Human trafficking is a huge issue in this country and around the world. I have often heard from survivors and about their experiences. When the process has gone to court, there has been very little protections with respect to being re-victimized. They have been questioned as to why they are there or how they got into the situation. The defendants in a lot of these cases are still able to contact these victims and pressure them. Therefore, many do not bother moving forward because they have to relive their stories, the assault and the trauma they have gone through in a public way and the re-victimizing.
This bill also talks about making changes to the court process. This was brought up in the earlier question and answer period of this debate, and I am very pleased about that.
It is also important that part of the bill relates not only to the training, but also to the written decisions that will be on the record. There needs to be some public naming and shaming of decisions that have been based on old stereotypes and myths to ensure we have a judicial process that protects victims, not puts them on trial. When it comes to sexual assault, we have seen this far too often.
A big myth in sexual assault cases is the notion of who the real victim is. There are very few other areas of law or criminality where the victim is questioned like in the quotes I read earlier, such as why she was there, or why she drank too much, or why she just could not stop it or she should not have been out so late. It is not a crime for women to wear what they want or be where they want to be. It is as if women have to protect themselves from sexual assault when they need to be protected from predators.
Victims need to be protected from sexual assault. This should be a basic principle in our country and our judiciary should respect that, understand that and should not put the lives of sexual assault victims on trial. Only those who have been accused should be put on trial. They have every right to put up a defence if they have been wrongly accused, but it is not the victims who should have to prove they did not deserve the sexual assault or “had it coming”, which is often attributed to sexual assault victims.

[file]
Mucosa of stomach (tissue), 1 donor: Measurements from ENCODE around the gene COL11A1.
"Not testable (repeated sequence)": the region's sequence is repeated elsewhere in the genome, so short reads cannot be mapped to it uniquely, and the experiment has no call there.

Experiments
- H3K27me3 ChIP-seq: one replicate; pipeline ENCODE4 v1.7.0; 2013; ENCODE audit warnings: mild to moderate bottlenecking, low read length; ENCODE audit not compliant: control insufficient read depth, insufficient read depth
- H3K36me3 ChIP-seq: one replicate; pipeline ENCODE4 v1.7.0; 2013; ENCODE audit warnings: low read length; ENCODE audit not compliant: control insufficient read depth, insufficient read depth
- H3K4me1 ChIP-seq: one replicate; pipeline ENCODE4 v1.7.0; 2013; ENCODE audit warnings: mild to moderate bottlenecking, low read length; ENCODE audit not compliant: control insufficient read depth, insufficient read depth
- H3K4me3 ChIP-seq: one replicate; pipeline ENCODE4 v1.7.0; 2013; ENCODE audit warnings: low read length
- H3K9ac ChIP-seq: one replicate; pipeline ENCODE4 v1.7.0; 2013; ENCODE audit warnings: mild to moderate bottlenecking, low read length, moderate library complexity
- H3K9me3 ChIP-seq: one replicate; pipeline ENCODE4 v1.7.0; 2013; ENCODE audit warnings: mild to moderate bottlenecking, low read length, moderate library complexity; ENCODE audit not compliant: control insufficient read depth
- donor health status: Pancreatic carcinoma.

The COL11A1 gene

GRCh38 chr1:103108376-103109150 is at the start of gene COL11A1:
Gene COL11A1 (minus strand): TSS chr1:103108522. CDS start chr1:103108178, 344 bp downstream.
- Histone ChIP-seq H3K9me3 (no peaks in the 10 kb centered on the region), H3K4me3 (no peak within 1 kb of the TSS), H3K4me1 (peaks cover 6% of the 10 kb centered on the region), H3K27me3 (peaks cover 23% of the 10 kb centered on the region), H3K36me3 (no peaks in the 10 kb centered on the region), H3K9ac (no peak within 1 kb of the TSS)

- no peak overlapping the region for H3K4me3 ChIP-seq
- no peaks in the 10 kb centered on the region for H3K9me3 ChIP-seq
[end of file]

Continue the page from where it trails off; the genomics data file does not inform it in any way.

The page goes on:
With Bill C-51, as my colleague also brought up in the last round of debate, some of the important changes to amend the Criminal Code have been spoken about in the House, but it is really important to raise such things as an unconscious person being incapable of consenting to sexual activity. This might seem like a basic legal principle. We would not have a valid contract if it had been signed by an unconscious person, yet there was a time in our country where an individual could agree or give consent to sexual activity.
Therefore, it is incredibly important that other changes be made to criminal law as well. This is why continual training is so important, so judges can be kept up to date on our most current laws, that we can ensure that these myths and stereotypes are not repeated, that they are formalized in law, that victims can stop being re-victimized and that people feel safe to come forward, to speak out and to stand up against these predators to help stop further victims from being victimized.
I am very appreciative that the former interim Conservative leader Rona Ambrose brought forward a bill on this. I hope that after this second round of debate, we can pass it and have real and substantial change in our country.